“Life’s too short not to have fun stuff,” says Terri Weisz, owner of Two Plates Full in Scottsdale. That holds especially true for aesthetes, for whom the merely perfunctory simply will not do. A plain wooden chair, a stark white cutting board, blandly basic décor?
Romance, drama, intrigue – the hallmarks of Gothic literature also make for captivating modern design. But just because your aesthetic is more Frankenstein than faux-Tuscan doesn’t mean you have to live in a vampire castle. Channel the mystique of Gothic design, and leave the gargoyles to The Munsters.
“People are naturally attracted to the sound of water. It has a calming, cooling aspect to it. It’s very healing. We want to be around water, we want to hear water.”
Ralph Biezad would know. The former Marine Corps machine gunner now owns Pondscapes AZ, a full-service landscape installation company that specializes in water features. His favorite features are pondless waterfalls, which have no standing water but instead recycle the same water when they’re turned on; when they’re off, the water goes into an underground basin. “You enjoy all the aspects of having water and you’re not wasting water,” Biezad says.
Arizona’s painterly sunrises and sunsets are legendary, but the ceaseless sun can pose a problem for desert dwellers. To maximize protection from ultraviolet rays in your home and yard, design pros recommend you get shady.
“Arizona is a critical place to address your windows,” says Athena Hatch, co-owner with husband John of Athena’s Window Fashions in Mesa. Hatch says shade options, like the custom drapery she designs and manufactures and the Hunter Douglas shades she sells, can reduce 80 percent of solar heat gain through windows in summer. The result is eco- and wallet-friendly during Arizona’s apocalyptic-power-bill season. “It’s not just comfort – it’s a lot more,” Hatch says.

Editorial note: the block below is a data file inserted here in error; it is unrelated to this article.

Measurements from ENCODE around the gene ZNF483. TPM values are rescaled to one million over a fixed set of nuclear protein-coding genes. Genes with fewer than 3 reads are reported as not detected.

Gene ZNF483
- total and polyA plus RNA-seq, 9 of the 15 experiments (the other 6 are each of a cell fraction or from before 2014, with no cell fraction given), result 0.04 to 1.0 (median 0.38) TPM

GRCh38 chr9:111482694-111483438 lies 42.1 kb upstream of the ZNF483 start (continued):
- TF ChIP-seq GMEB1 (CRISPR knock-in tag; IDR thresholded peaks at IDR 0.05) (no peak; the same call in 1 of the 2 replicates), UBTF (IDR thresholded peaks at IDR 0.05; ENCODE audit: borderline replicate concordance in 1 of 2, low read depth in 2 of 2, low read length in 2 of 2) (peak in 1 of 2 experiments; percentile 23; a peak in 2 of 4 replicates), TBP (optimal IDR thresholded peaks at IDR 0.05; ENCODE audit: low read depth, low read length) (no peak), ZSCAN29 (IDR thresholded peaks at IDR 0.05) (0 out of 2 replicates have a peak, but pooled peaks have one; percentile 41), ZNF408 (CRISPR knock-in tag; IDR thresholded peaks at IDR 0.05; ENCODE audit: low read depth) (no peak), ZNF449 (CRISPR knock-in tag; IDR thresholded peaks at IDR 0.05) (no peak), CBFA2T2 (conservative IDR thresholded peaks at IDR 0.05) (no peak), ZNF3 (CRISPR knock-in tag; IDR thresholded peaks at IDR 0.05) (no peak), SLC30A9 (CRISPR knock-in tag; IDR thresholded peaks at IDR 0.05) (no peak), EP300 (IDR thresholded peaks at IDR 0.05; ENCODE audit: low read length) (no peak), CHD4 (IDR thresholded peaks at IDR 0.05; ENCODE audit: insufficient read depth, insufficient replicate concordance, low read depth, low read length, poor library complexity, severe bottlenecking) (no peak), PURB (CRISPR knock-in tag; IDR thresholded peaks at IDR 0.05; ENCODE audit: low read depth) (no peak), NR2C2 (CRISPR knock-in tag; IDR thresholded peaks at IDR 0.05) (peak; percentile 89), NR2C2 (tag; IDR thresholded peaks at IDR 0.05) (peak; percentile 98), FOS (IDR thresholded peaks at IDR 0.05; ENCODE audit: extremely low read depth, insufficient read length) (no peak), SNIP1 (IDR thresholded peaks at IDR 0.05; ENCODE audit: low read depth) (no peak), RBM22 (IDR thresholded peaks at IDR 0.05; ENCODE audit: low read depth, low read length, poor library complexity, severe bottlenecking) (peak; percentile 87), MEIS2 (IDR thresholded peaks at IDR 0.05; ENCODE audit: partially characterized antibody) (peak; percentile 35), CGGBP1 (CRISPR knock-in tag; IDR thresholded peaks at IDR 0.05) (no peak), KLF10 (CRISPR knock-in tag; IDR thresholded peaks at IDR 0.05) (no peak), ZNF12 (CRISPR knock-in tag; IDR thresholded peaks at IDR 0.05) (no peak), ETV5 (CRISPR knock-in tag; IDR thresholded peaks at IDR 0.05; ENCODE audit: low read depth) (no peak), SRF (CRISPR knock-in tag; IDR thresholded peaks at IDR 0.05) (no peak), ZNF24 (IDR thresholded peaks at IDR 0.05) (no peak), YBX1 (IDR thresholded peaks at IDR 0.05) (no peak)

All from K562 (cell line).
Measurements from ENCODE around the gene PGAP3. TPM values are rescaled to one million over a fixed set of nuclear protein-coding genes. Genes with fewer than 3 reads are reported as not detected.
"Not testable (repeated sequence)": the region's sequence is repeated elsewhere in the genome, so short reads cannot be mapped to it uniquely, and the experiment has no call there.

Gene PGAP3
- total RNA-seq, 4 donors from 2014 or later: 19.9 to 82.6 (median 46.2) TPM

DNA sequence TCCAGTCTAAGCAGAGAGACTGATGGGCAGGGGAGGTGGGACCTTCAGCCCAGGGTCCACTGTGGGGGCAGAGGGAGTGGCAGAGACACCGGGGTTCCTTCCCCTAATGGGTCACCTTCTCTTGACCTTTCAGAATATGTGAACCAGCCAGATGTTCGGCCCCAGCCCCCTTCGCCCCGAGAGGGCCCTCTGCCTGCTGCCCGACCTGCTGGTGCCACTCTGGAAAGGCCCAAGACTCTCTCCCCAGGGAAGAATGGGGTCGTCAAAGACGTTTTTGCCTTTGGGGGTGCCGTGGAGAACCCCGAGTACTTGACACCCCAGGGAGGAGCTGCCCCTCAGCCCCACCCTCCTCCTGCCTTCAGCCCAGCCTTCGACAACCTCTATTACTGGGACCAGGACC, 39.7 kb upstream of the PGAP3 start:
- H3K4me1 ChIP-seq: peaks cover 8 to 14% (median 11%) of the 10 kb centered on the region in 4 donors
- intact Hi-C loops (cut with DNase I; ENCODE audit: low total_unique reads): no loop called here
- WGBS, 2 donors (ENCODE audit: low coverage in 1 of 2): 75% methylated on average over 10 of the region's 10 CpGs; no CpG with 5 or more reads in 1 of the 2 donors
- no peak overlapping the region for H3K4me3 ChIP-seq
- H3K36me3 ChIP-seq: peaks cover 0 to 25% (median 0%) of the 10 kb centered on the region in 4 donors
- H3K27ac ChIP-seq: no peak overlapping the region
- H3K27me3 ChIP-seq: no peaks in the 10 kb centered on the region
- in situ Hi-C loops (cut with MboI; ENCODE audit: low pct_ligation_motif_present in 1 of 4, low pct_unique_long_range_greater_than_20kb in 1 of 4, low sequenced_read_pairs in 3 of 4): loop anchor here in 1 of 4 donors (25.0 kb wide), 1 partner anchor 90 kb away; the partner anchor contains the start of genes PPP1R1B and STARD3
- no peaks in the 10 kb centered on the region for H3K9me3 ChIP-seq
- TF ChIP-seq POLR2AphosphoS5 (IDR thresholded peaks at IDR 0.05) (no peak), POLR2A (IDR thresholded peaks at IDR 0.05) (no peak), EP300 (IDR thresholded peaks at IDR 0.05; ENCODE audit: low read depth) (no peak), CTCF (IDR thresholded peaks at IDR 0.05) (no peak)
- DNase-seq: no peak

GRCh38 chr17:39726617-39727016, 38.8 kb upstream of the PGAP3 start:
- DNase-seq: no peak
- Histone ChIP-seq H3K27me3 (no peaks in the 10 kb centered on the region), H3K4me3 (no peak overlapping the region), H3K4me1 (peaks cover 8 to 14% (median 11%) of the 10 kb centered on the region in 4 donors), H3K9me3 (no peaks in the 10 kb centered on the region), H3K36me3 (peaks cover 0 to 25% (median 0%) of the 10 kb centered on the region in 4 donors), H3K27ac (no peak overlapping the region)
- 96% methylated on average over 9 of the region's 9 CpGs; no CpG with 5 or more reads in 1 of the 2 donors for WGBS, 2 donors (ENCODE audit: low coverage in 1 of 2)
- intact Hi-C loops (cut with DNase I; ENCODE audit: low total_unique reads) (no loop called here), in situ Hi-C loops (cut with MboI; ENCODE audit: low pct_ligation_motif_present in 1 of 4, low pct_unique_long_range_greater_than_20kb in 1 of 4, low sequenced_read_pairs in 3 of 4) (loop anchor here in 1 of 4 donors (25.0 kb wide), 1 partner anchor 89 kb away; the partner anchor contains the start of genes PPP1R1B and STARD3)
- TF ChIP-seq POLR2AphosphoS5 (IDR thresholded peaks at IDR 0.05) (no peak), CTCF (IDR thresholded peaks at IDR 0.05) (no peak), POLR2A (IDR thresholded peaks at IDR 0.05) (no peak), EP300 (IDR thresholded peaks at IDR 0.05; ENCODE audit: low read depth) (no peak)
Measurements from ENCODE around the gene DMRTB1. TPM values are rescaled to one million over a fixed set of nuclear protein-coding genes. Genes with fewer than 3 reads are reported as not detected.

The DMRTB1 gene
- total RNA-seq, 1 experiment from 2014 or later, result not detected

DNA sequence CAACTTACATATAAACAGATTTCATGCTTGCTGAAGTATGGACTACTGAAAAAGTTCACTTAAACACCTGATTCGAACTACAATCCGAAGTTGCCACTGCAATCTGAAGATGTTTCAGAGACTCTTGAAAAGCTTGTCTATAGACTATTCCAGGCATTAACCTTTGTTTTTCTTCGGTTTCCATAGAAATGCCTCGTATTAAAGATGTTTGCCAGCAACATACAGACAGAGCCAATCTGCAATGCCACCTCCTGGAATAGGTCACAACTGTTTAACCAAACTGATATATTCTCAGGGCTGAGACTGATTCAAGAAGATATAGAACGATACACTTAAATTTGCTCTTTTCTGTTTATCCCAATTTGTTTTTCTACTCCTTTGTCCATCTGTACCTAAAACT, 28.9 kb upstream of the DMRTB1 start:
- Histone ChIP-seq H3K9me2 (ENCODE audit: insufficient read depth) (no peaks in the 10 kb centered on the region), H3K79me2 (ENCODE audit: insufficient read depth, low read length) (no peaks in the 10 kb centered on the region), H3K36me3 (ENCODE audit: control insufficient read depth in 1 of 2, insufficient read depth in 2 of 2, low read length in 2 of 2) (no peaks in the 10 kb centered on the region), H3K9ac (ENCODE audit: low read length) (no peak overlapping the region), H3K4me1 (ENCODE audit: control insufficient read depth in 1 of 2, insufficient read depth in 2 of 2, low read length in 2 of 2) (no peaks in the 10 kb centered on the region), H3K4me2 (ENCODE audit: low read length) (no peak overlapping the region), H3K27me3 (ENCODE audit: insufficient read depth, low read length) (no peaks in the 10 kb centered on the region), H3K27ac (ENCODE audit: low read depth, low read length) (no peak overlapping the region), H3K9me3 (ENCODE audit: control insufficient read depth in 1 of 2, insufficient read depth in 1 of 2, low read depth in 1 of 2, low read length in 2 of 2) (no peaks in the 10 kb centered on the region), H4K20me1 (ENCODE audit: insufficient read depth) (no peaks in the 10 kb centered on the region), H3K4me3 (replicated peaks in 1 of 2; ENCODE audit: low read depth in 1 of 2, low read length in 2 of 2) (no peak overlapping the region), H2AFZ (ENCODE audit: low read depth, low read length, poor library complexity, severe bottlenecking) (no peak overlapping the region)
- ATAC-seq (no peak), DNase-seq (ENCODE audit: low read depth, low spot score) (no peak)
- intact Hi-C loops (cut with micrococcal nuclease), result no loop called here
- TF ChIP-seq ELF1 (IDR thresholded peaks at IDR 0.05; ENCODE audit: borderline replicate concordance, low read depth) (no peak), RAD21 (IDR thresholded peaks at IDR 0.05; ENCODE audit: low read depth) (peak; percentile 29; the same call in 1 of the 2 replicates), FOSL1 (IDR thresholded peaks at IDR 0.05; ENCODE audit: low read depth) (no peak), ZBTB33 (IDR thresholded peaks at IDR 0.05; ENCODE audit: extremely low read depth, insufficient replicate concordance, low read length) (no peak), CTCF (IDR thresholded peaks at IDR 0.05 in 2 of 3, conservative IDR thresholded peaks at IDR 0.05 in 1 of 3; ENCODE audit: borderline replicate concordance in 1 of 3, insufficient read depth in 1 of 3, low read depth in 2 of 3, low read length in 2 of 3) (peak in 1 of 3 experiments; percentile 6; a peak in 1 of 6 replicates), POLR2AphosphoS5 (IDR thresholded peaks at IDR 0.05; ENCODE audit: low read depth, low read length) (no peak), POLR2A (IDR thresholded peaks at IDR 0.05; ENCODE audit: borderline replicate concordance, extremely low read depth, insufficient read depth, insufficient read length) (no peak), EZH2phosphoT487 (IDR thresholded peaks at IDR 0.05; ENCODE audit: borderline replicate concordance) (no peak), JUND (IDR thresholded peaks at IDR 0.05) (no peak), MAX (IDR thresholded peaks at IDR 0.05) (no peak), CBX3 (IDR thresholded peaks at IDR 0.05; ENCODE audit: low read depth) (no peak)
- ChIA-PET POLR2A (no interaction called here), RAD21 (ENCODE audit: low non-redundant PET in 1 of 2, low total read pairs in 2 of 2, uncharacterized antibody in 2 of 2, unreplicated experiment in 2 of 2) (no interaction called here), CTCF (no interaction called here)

Nothing detracts from the design of a room quite like a tangled mass of wires suspended in the air like a digital spider. Banish these bundles of decorative blight by going wireless – or, at least, by creatively concealing them.
As with B-movie memorabilia collectors and ‘50s fashion fiends, modern tiki enthusiasts must have an appreciation for kitsch. But just because you draw design cues from Hula’s Modern Tiki bar or reruns of Gilligan’s Island doesn’t mean you have to descend into tackiness – look to the latter’s well-heeled Howells, not its titular bucket-hatted boob, for inspiration.
Embracing tiki mainstays – torches, statues, waterfalls and tropical prints – but doing them in an elevated way prevents your outdoor oasis from turning into a garish display. Woven natural fibers take tiki torches up a notch, providing “extra lighting and ambiance,” says Julie Buchkowski, owner of Paul’s Ace Hardware. “The added benefit is they’re keeping away bugs” with their citronella flames.
When the room’s filled with tile and pizzelles in a pile, that’s amore.
Whether you draw more inspiration from the pristine marble sculptures of Michelangelo and the majestic travertine of the Colosseum, or the sleek skyscrapers and zippy Vespas of Milan, Italian design is all about passion and attention to detail. Just forget the “Tuscan” McMansions that have cropped up in the Valley over the last few decades, says Todd Zillweger, co-owner with Tim Harris of Relics Architectural Home & Garden.